I could tell, just by talking to Greg, just how important the relationships you guys have cultivated are, particularly to him. And I’m sure they’re just as important to the rest of you.

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Yeah, he’s a phenomenal actor and one special man. I think we all have a huge place in our hearts for him. He’s what has kept us all together, he’s what got me through tough scenes, he gave me confidence when I wasn’t sure. Both personally and professionally, he is incredible. He is our alpha.

To go back to Smallville and Supergirl for just a moment, Kara was a very emotionally stunted character because of who she was. Whereas, Elena is highly emotional and wears her heart on her sleeve. Do you find it refreshing to go from one extreme to the other, or do you consider that change more of a difficulty [despite the several years in between the two shows].

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Supergirl, similarly to Elena, was a character that existed before I was attached to who they are. But Supergirl had more of a fan base that was specific on how she came across. She’s an iconic superhero so there were boxes that I had to stay within. She did sort of contain her emotions and I had to play it the way that they wanted her. I think I got a bit of myself in there, but she was rather stunted. After that, I went right into V, in which I played an even more emotionally stunted character with Lisa. She had no emotion. She was almost robotic, which was actually really tough for me. You have to express everything through your eyes. She was a very soldier like character, and I think that was the toughest thing I’ve had to do on camera. It’s just been a completely pleasure to play Elena, who wears everything on her sleeve and goes through every realm of emotion. In any one scene throughout and episode, she’s all over the map, and I think that’s the way most people are in real life. We have things that we’re dealing with, ups an downs, and I think it’s more realistic for the audience to see a character that is flawed like that. In season one especially, she broke down a lot, she was unsure of herself, of who she was or what she wanted. In this season, she’s pretty much come into her own and accepted who she is. She is in fighting mode.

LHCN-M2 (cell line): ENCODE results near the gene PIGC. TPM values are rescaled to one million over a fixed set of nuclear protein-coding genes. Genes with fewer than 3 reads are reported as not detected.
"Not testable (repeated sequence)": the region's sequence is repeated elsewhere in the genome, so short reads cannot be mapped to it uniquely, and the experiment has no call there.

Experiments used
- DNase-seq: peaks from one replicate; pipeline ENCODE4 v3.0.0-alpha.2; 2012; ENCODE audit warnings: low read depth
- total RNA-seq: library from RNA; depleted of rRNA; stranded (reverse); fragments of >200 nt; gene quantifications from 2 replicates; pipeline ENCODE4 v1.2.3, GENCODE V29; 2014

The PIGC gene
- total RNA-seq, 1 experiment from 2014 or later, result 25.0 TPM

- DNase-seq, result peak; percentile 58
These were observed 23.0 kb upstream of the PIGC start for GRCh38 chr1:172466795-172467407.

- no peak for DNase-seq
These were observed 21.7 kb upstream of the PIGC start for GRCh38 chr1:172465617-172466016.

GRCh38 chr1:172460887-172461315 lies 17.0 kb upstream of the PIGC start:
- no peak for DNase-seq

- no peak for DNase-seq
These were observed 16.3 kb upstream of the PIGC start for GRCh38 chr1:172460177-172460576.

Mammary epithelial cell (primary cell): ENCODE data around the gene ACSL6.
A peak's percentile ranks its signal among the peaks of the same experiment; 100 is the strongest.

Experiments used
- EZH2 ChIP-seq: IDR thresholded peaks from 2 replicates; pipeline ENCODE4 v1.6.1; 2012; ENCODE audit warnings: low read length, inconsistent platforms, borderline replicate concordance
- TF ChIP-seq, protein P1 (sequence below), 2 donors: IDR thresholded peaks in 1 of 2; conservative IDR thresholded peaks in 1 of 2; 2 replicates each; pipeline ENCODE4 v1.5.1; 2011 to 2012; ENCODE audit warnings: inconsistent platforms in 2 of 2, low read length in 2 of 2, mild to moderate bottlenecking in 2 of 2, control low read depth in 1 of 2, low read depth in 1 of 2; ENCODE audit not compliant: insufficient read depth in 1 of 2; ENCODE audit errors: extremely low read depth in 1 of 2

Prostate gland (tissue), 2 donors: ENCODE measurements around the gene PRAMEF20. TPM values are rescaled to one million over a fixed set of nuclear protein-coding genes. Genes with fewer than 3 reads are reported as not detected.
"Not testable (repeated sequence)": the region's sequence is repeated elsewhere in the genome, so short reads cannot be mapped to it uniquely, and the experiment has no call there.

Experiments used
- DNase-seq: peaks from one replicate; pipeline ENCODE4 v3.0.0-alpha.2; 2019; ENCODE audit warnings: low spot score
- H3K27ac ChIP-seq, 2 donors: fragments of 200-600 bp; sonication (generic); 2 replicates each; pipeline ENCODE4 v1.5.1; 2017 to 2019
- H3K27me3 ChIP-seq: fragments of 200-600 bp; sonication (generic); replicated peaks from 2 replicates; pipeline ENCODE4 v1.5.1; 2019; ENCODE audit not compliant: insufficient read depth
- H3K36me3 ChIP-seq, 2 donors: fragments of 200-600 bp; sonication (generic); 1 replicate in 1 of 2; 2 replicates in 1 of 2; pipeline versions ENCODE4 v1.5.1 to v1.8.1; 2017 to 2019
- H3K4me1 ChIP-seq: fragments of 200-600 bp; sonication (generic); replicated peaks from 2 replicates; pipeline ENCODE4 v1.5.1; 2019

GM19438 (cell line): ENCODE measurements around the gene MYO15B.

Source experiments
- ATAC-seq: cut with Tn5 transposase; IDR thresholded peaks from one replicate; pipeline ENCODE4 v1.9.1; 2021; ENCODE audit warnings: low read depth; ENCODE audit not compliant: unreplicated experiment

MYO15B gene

I was doing some research for the interview and saw mention that you have a black belt and a quite athletic background. I’m sure that it’s all helpful, considering how many fight scenes there are in the series. Do you think you draw directly from any of your background for the show?

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I started martial arts when I was 7, and had my second degree [black belt] by the time I was 19. After that, acting sort of took away from it, and I got busy and hadn’t returned, but I think the ability and the training that I had growing up has definitely helped with the show. They let all of the actors do, I would say, 90%-95% of our own stunts, and it does help me with the physicality of Elena and makes it more realistic for the audience. They can see my face during fight sequences and not just a wig. I think it helped direct me to certain roles, like Supergirl. Very strong women. I actually wrote a children’s book series about a young girls who is quirky and does martial arts, and she finds out that she’s a superhero. I think martial arts had definitely led me to different paths throughout my life, and it’s something that’s helped me learn how to focus dedicate everything I had to whatever I’m working on.

Thanks Laura!